Becton, Dickinson and Co is an industrial partner of the eSTI2 consortium and is interested in tests for Chlamydiales species. If screening and treatment for Chlamydiales is found to be beneficial, this could lead to the development of reliable and cheap commercial diagnostic tests.

Academic benefits
The study will increase our understanding ofthe role, prevalence and predictors of genitourinary Chlamydiales in pregnancy.The proposal is relatively low risk and low cost as the laboratory samples are already collected and have been shown to be suitable for testing. Our unfunded preliminary work found positive results using both the Chlamydiales and the W.chondrophila assay. The study will show if the organisms are likely to be associated with early or late miscarriage or preterm birth and how common they are in normal pregnancy. This could lead to a trial of screening and treatment. Findings should have wide applicability and thus be of importance both nationally and internationally.

Potential benefits to the NHS
Miscarriage and preterm birth are associated with considerable morbidity and costs. If future research suggests that screening and treating some women with Chlamydiales reduces the risks of adverse pregnancy outcome, this could ultimately save NHS costs.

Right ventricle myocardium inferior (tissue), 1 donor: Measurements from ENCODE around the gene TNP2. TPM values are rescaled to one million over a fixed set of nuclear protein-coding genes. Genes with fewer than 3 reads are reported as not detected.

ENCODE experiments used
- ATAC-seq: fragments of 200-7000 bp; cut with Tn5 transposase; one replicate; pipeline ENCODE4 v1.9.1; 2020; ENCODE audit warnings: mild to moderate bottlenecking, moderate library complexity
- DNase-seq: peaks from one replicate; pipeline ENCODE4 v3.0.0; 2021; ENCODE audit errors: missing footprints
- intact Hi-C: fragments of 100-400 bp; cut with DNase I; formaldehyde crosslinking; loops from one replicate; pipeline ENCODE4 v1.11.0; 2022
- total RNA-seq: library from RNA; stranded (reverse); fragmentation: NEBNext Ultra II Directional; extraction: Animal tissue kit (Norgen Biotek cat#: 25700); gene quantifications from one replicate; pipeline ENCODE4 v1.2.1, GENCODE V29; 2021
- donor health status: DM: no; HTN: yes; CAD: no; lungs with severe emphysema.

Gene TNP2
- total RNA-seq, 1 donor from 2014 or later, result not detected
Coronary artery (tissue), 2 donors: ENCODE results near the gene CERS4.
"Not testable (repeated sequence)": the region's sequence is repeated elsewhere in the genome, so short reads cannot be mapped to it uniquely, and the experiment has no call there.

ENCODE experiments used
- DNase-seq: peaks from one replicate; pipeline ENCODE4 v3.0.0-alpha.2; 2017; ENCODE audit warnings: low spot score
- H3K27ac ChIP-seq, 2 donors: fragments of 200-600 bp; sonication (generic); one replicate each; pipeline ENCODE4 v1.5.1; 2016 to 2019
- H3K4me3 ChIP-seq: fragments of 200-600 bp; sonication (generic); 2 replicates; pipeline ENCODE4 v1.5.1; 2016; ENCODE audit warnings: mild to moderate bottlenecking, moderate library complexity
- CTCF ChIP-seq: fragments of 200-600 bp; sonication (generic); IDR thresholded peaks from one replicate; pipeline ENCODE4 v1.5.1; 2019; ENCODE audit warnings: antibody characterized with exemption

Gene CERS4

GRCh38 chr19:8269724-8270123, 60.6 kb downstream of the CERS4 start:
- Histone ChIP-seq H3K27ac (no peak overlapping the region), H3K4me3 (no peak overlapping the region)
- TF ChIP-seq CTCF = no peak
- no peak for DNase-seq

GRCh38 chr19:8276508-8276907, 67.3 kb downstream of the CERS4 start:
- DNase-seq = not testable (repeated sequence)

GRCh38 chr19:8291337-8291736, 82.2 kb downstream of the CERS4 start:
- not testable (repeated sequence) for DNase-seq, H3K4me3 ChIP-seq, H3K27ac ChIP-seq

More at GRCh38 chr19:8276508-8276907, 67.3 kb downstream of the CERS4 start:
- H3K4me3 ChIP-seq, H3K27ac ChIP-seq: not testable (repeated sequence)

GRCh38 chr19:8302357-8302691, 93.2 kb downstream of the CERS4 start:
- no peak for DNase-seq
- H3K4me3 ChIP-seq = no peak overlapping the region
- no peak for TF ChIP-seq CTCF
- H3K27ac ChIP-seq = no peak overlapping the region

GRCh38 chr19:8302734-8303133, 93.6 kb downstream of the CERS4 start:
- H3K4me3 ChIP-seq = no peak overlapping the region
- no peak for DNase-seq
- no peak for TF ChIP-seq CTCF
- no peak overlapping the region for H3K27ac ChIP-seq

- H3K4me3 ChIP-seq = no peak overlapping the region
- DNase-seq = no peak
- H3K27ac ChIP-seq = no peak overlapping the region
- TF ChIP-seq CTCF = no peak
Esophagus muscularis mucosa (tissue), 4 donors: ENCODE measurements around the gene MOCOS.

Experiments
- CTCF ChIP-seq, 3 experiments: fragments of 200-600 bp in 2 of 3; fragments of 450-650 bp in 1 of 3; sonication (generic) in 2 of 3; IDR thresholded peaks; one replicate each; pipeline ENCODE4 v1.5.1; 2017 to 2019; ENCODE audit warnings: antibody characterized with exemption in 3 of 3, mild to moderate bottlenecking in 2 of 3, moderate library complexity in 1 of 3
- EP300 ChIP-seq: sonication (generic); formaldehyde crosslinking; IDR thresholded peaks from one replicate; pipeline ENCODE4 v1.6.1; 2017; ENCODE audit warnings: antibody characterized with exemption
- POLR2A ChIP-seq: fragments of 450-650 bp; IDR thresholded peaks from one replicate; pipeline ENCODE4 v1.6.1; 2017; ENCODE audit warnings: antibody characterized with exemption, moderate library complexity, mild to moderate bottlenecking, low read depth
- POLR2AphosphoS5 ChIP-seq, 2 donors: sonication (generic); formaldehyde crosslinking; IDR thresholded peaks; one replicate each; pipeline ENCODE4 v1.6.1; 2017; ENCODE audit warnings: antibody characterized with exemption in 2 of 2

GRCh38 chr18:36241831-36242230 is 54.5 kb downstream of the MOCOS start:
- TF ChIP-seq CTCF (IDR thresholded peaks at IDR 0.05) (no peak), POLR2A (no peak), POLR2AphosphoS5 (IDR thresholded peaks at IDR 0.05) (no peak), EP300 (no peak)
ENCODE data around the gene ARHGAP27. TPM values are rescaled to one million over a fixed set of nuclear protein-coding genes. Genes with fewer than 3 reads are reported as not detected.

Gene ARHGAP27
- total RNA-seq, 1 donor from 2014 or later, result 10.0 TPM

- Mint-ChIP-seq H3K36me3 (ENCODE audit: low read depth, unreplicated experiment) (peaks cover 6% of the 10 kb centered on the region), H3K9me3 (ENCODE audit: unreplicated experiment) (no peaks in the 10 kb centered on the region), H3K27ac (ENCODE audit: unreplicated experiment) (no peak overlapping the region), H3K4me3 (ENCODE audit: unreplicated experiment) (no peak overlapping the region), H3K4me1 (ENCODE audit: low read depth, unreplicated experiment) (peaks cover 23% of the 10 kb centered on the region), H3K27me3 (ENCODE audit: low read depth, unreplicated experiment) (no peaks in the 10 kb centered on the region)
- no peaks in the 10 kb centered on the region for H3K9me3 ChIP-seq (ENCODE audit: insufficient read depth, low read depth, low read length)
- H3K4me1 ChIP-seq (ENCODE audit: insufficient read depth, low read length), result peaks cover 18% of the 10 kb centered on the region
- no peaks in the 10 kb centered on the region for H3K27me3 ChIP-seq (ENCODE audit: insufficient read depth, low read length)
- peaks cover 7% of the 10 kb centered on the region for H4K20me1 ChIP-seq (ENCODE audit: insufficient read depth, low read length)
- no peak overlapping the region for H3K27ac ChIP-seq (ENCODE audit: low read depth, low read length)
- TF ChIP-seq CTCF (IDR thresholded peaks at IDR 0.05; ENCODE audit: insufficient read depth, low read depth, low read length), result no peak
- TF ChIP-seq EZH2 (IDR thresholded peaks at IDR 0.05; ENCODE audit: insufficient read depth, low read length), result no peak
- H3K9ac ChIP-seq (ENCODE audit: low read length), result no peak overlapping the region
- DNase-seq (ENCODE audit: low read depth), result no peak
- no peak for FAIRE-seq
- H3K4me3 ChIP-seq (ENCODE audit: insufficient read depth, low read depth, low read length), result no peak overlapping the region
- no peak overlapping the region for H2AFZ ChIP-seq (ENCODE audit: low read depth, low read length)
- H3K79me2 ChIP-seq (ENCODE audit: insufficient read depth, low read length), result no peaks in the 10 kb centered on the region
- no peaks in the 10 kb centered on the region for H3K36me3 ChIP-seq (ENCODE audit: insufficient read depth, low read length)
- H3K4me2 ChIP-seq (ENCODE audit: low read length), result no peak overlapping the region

Voluntary organisations and charities
Patient and public involvement is crucial in understanding people's priorities and helping to explain research findings. We have links with Dr Mary Newburn, head of R and D at the National Childbirth Trust and Ruth Bender Atik, National Director of the Miscarriage Association. They are supportive and will publicise the study and results among their membership. This will facilitate public engagement with research.


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publication icon
Reid F (2017) Chlamydia related bacteria (Chlamydiales) in early pregnancy: community-based cohort study. in Clinical microbiology and infection : the official publication of the European Society of Clinical Microbiology and Infectious Diseases

Description nihr rfpb
Amount £245,000 (GBP)
Funding ID PB-PG-1014-35007 
Organisation National Institute for Health Research 
Department Research for Patient Benefit
Sector Public
Country United Kingdom
Start 08/2016 
End 08/2018